Target Date Funds: I Just Rebalanced My 401K For the Last Time!

I just moved my entire 401K balance (even the portion I had rolled over from my previous job) to one fund: the Schwab Managed Ret Trust 2040 Class III.

Update: I’ve since rolled over my 401K and invested the entire sum in the Vanguard Target Retirement 2040 Fund.

Yes, I sold out to the ease of the target date fund. I’ll no longer need to bother with the investment mix inside my 401K (assuming the fund maintains a decent return).

Don’t for a second think I won’t be following along though. You should always monitor your returns.  Here’s a blurb from Schwab about their target funds:

“Are you looking for a way to reach your retirement goals, but don’t have the time to actively manage your portfolio? Schwab Target Funds are four actively managed funds that adjust over time as you approach retirement and one that is designed to help you produce income and additional growth potential after you’ve retired.”

I also have 100% of my contributions now going into this fund. Prior to this decision to move “all in”, I had my account spread out between a couple of large and small cap funds, an international fund, and a small amount in bond funds.

It was essentially the same mix as my new target date fund offers just in many funds. Here’s the new mix (of the Schwab fund):

  • Cash – 0%
  • US Stocks – 73.2% (11% Small, 11% Mid, 51% Large)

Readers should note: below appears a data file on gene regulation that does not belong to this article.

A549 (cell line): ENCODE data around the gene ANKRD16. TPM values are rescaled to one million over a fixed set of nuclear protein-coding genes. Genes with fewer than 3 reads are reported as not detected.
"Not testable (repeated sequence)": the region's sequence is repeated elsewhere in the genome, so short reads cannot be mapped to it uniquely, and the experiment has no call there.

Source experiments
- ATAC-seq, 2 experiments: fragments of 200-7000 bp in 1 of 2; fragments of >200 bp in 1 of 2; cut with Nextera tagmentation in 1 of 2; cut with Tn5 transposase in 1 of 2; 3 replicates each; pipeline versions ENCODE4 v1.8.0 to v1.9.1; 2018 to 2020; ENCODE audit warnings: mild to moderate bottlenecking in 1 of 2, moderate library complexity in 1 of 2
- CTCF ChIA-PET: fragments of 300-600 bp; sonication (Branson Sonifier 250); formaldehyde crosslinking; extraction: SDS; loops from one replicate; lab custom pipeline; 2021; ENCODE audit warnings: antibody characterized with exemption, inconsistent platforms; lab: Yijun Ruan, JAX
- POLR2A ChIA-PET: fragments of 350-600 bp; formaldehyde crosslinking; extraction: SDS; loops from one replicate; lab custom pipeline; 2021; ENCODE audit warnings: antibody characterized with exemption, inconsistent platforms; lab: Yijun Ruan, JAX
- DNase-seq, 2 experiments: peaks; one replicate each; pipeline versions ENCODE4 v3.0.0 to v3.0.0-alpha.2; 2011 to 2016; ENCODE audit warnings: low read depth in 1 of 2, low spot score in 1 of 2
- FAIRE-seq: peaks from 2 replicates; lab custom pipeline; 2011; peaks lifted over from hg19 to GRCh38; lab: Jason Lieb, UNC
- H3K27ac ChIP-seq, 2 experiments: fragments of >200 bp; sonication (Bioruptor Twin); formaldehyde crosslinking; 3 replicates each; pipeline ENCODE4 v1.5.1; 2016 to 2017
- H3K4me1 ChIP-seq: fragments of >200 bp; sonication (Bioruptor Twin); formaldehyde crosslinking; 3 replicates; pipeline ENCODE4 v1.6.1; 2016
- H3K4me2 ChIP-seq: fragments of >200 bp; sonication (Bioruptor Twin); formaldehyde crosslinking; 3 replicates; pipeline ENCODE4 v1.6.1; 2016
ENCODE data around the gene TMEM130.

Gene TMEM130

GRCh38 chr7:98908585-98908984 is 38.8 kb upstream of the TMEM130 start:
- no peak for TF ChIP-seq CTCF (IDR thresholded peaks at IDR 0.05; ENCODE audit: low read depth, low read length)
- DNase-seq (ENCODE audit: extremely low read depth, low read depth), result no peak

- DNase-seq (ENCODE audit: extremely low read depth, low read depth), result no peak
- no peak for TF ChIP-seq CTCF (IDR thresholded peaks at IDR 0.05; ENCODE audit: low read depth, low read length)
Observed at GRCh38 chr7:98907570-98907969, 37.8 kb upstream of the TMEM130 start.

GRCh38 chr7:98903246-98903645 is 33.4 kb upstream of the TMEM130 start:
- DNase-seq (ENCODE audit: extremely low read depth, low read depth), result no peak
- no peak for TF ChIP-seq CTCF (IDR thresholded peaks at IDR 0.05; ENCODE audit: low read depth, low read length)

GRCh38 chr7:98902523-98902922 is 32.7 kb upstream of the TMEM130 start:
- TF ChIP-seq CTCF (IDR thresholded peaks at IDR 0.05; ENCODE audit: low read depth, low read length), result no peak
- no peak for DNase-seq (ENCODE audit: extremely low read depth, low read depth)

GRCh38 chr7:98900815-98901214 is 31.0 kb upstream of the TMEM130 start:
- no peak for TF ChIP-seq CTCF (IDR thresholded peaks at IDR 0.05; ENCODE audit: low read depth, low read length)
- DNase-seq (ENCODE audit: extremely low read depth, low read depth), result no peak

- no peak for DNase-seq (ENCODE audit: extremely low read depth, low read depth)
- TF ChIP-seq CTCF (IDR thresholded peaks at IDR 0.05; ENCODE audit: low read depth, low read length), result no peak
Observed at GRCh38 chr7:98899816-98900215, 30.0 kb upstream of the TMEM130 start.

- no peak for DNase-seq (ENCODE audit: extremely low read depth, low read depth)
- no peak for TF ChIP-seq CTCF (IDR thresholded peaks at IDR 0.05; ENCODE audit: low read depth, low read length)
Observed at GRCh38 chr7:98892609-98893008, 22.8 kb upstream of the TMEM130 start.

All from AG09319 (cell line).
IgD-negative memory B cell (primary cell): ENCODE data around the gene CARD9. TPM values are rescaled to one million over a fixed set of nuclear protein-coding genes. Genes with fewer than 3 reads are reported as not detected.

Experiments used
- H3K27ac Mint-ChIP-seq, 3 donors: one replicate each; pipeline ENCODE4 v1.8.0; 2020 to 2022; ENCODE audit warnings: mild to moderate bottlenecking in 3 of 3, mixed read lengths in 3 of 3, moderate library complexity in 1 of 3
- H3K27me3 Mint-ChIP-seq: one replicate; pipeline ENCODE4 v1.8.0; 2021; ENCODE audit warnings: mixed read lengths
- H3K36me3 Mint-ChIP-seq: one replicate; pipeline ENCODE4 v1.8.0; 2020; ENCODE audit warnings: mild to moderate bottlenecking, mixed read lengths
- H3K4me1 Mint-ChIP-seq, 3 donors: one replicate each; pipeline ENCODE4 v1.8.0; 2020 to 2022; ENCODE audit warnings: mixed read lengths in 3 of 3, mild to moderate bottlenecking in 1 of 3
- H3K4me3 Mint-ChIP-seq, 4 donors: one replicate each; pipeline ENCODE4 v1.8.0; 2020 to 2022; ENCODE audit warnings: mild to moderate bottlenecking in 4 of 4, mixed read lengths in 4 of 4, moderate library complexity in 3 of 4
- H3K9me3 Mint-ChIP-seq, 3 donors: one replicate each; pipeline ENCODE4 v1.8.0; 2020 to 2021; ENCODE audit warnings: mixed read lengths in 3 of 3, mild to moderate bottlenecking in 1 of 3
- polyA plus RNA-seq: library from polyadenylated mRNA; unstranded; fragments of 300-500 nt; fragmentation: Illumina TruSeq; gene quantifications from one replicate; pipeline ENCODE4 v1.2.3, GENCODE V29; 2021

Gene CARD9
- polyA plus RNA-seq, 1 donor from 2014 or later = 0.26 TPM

• Foreign Stocks – 18.3%
  • Bonds – 8.5%
  • Other – 0%

My expense ratio is 0.54% of fund assets. Not bad. Compared to other funds in Schwab’s offerings, this is pretty reasonable.

It also has a four out of five Overall Morningstar Rating (here’s what that means).

The goal of this particular fund is to:

“…provide total return for investors retiring in or near the year 2040 [can’t wait!].  It’s designed to provide a single investment fund that automatically adjusts over time to meet the changing risk and return objectives of investors saving for retirement.”

Lastly, the funds performance over the past one, three, and five year periods are 13.74, 14.21, and 15.38, respectively. All these are right up there or better than the benchmarks and category averages. I’d be happy with those returns for the next 30 years!

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Last Edited: July 26, 2017 @ 5:08 pmThe content of is for general information purposes only and does not constitute professional advice. Visitors to should not act upon the content or information without first seeking appropriate professional advice. In accordance with the latest FTC guidelines, we declare that we have a financial relationship with every company mentioned on this site.
About Philip Taylor

Philip Taylor, aka “PT”, is a CPA, financial writer, podcaster, FinCon Founder, husband, and father of three. He created PT Money back in 2007 to share his thoughts on money and to meet others passionate about managing their finances. All the content on this blog is original, and created or edited by PT. Read more about Philip Taylor, and be sure to connect with him on Twitter, Facebook, or Google+. Listen to the new podcast, Masters of Money!